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March 17, 2021 / Ray Wills
How to spot investment coaching scams

How to spot investment coaching scams

“My program is going to make you a lot of money. I’ll show you how to do everything you need to do to be successful.”

Ads like this are usually a scam.

The Federal Trade Commission recently announced Operation Income Illusion, a nationwide effort to prevent income scams that promise to make people a lot of money by participating in a special program.

One of the cases announced is against RagingBull.com, an online operation that the FTC says stole at least $137 million.

The unsuspecting individuals who paid the company were led to believe Raging Bull had a special, proven technique to generate profits in the stock market. Ads used to promote Raging Bull featured testimonials from customers who swore by the program.Money falling out of a broken piggy bank that is falling into a criminal's hand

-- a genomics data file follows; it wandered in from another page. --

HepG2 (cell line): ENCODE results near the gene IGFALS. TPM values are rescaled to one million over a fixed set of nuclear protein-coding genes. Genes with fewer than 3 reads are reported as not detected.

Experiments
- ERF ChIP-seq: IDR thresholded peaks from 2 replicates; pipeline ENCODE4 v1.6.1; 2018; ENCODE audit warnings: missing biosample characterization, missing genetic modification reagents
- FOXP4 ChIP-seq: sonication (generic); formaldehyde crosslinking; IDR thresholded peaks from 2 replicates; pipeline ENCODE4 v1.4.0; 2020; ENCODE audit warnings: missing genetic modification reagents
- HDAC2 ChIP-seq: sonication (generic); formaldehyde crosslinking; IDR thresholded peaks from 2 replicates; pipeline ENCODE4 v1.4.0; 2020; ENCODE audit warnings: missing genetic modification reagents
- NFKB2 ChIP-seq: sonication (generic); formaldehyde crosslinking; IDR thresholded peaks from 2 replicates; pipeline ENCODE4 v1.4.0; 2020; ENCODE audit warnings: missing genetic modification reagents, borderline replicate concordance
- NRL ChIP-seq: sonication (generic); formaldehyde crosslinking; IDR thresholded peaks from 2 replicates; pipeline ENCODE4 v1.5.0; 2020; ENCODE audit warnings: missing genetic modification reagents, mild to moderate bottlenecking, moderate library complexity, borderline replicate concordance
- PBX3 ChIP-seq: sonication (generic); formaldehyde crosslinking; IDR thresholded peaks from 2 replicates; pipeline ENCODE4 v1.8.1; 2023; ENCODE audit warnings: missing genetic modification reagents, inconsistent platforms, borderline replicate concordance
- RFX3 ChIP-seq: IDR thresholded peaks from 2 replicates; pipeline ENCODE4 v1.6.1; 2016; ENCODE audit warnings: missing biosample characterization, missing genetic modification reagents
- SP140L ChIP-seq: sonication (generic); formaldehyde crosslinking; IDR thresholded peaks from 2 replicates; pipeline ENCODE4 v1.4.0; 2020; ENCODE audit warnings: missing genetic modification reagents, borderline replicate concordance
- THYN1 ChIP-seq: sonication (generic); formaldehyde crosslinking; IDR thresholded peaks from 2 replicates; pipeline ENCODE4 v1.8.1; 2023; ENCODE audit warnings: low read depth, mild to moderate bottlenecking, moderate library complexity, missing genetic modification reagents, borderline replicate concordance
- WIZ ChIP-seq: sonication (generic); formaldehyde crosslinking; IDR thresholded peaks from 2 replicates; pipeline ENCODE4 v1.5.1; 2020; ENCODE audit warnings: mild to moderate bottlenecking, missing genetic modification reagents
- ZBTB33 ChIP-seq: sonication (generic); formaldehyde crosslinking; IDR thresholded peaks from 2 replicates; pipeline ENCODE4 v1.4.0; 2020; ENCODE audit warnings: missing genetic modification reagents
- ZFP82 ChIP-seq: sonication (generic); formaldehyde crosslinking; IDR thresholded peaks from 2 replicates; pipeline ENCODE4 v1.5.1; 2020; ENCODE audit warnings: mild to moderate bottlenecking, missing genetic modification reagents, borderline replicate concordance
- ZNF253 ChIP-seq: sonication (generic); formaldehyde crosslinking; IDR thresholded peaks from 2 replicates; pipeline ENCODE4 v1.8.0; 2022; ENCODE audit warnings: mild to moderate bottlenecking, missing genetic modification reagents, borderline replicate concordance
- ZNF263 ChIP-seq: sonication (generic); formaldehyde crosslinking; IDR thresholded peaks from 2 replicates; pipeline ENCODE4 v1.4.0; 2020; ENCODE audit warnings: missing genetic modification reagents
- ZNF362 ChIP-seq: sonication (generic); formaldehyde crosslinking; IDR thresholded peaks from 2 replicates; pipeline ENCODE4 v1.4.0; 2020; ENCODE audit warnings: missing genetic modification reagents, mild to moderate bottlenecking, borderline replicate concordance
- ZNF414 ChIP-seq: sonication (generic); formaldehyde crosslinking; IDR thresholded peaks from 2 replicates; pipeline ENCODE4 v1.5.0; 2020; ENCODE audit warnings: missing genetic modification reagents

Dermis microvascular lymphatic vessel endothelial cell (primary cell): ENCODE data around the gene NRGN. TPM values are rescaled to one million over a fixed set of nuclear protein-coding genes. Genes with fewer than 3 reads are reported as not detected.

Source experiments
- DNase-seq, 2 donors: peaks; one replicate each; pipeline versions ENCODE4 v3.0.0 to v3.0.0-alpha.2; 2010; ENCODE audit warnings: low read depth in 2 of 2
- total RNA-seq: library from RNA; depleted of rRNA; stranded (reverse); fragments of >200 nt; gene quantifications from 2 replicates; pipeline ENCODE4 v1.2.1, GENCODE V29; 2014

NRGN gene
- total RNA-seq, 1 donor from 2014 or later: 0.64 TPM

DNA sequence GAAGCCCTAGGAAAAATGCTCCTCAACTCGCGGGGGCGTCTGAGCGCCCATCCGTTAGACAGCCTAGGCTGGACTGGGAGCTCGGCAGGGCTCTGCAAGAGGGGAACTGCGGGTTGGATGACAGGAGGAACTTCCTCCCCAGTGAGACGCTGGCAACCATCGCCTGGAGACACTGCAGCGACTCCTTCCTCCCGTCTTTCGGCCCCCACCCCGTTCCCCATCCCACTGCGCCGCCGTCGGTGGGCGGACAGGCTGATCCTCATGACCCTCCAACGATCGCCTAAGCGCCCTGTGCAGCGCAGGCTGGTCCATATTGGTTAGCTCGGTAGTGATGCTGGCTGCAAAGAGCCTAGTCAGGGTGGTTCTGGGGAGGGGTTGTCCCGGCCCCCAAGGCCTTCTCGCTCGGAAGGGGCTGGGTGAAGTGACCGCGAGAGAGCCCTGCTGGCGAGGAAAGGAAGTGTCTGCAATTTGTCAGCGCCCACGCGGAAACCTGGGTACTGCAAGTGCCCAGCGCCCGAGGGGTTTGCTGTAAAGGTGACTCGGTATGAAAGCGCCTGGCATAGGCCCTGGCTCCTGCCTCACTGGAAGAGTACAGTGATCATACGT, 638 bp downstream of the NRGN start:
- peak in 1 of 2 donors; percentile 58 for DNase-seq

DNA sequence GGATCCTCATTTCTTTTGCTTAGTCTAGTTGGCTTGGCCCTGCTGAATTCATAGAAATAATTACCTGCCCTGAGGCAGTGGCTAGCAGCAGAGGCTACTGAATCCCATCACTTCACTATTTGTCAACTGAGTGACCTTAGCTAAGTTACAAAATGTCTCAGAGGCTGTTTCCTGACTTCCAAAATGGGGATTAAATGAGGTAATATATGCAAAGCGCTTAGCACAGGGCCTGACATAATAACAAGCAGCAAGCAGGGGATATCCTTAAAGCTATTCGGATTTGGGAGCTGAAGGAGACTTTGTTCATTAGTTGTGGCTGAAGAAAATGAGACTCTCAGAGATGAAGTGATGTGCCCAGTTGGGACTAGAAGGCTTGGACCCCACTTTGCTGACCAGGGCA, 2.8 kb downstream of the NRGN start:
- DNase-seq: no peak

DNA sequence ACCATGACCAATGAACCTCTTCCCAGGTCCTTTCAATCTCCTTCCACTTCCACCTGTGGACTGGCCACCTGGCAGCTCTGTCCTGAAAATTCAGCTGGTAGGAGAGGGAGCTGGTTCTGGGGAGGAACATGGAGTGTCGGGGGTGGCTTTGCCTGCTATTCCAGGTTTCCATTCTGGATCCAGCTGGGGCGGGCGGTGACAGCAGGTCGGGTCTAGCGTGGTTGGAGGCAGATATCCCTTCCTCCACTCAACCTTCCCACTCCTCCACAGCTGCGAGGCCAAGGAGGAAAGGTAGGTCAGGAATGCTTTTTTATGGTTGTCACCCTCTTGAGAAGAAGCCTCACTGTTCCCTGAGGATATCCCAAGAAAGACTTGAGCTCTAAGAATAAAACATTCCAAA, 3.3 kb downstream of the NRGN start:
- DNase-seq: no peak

However, the FTC says it was all a lie. Customers didn’t make money and, in fact, many of them lost money. And those wonderful testimonials? The FTC says Raging Bull admitted — in the fine print of the ads — that they don’t even verify if those testimonials are true.

Before you pay for a program that promises to help you invest your money, the FTC advises you to consider the following:

  • Statistics and testimonials can be faked. Scammers want you to believe their program is always successful and low-risk.
  • Scammers create false urgency. They want you to feel pressured to commit now, without doing any research on the offer.
  • No one can guarantee a specific amount of return on your investment. Scammers might claim that you can make thousands of dollars per day or per month for life, but no one can actually guarantee that an investment will be successful.

 
Ray Wills is the security officer at F&M Trust

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